A subcommittee of the D.C. Judicial Planning Committee has strongly recommended that an intermediate appellate court be established to reduce the growing workload of the D.C. Court of Appeals.
In a 241-page report, the subcommittee said the nine-judge Court of Appeals has resorted to having three-judge panels-instead of the full court-hear most of its cases lin an effort to cut down on a heavy backlog of pending appeals. Since 1971, when the court was established, its caseload has doubled, the report said.
"The average time from notice of appeals to decision has steadily risen from about eight months in 1971 (when the court was established) to a 1978 average of nearly 16 months," the report said. "Clearly, major action is urgently required to provide appellate relief in the District of Columbia."
"We've come to the tentative conclusion that the best solution to the Court of Appeals caseload problem is to create a new appellate court level," said John W. Douglas, chairman of the nine-member subcommittee. "A lower appellate court would leave the Court of Appeals-the highest court in the city-free to consider matters of lawmaking, rather than spending so much time correcting the errors of the trial courts."
Under the recommendatiions, the current full panel of Court of Appeals judges would hear only cases related to interpreting or clarifying the law. Three-judge panels from the new intermediate court would be used to correct errors made in the lower courts, the report said.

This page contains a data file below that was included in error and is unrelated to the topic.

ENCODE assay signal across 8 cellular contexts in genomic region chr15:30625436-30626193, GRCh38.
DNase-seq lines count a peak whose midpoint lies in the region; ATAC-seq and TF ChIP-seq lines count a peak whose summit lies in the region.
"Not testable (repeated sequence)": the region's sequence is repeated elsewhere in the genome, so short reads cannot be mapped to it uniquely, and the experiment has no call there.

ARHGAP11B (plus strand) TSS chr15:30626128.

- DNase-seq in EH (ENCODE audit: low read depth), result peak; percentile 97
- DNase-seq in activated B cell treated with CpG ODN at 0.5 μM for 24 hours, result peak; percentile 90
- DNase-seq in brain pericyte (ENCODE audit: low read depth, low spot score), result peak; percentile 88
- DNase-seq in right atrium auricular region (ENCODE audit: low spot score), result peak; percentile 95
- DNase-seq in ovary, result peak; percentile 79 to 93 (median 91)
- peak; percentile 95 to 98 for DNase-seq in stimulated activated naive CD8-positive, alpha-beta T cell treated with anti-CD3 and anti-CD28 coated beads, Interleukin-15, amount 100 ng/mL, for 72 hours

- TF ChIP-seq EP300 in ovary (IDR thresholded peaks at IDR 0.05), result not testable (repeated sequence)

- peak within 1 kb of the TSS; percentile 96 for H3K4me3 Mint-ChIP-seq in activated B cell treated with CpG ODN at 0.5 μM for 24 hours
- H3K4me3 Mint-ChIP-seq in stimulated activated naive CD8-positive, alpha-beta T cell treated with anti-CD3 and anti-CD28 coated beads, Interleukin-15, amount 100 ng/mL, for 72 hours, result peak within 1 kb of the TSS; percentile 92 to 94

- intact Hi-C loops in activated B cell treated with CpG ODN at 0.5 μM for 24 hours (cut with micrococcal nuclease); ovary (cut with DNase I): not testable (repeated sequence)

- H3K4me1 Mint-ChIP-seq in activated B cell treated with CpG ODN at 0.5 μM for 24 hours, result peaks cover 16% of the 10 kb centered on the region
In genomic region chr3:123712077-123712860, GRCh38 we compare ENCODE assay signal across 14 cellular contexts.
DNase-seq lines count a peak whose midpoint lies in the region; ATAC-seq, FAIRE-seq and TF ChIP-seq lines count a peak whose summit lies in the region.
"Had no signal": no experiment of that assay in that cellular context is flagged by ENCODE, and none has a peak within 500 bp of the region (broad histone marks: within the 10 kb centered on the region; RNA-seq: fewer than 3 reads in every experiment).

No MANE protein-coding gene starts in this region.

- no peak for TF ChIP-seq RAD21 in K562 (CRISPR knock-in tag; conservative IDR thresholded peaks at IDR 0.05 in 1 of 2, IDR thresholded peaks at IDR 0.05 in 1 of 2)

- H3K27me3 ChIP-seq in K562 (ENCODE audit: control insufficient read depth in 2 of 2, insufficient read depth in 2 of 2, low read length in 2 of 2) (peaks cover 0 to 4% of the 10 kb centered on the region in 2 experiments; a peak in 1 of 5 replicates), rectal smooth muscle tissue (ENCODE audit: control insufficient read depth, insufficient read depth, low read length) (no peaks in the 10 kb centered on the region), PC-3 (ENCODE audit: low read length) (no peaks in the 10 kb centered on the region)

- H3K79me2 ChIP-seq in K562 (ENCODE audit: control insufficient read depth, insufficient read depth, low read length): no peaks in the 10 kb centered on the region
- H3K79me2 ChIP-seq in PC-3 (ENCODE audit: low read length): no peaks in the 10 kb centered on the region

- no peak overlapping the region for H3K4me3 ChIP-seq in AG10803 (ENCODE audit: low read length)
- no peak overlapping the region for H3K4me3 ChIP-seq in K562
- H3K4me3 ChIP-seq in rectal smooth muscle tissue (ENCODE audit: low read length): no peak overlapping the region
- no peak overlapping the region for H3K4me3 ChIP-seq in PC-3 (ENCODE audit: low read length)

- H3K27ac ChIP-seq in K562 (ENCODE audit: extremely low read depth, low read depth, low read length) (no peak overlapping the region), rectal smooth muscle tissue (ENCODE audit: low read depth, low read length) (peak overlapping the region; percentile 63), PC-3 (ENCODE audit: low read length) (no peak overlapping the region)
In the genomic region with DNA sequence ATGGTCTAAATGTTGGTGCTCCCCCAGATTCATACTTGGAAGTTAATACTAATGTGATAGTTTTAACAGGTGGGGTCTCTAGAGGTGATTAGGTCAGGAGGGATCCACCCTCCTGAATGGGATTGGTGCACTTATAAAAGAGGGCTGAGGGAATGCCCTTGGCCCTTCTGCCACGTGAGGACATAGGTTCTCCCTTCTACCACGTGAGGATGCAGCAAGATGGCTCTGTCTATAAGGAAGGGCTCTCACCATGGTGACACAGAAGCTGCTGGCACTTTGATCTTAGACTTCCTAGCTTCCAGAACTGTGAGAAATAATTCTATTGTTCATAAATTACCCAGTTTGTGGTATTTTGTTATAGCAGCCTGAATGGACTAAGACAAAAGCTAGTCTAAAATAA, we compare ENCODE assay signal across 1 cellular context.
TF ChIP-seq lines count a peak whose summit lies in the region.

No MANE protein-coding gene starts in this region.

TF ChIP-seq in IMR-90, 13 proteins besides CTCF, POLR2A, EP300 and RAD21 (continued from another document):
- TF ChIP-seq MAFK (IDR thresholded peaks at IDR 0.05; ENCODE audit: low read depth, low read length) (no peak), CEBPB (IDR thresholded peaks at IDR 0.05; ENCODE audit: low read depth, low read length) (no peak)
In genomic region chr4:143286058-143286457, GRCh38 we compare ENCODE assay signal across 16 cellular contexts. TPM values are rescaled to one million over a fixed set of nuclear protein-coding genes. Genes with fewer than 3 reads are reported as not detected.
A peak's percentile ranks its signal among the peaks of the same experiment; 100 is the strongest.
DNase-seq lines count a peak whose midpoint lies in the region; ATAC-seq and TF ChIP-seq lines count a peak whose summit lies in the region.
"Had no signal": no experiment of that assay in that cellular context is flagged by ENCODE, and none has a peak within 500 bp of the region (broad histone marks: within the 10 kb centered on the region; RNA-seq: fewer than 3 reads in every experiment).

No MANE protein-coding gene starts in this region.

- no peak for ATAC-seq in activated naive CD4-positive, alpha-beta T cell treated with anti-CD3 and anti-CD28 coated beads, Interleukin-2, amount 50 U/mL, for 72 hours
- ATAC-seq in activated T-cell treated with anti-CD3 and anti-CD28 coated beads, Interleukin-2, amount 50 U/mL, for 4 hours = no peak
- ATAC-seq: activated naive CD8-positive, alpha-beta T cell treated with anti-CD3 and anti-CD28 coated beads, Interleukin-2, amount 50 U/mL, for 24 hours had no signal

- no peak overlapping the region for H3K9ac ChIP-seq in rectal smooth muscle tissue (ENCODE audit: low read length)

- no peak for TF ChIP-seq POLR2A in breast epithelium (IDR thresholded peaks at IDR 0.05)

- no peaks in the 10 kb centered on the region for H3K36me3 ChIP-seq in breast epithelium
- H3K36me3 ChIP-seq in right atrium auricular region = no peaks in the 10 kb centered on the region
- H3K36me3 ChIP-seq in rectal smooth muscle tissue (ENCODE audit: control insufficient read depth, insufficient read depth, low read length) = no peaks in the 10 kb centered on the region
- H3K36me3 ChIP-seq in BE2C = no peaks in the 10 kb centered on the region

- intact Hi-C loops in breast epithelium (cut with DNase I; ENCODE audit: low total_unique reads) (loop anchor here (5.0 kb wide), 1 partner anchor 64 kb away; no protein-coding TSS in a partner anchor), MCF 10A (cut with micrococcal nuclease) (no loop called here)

The full court now makes only about 1 percent of the high court's decisions. The remainder of the cases are decided by majority vote of three-judge panels. Texas is the only other state in which two judges can make an ultimate decision at the appellate level, and that authority is limited to criminal cases, the report stated.
The proposal for an intermediate appellate court of seven judges would require approval by the City Council and by Congress before it could be implemented. The court would cost an estimated $700,000 a year to operate.
Before 1971, the city's highest court was the U.S. Court of Appeals of the District of Columbia. The D.C. Court of Appeals was essentially an intermediate appellate court and "properly performed its error-correcting tasks" through hearings before three-judge panels.
When the D.C. Court of Appeals became the highest court in the city, it assumed the added responsibility for "making common law, construing local legislation and maintaining decisional consistency" in the court system, the report said.
Public hearings on the subcommittee report are scheduled for May 30 and 31 at the office of the D.C. Bar in the Woodward Building, 15th and H streets NW.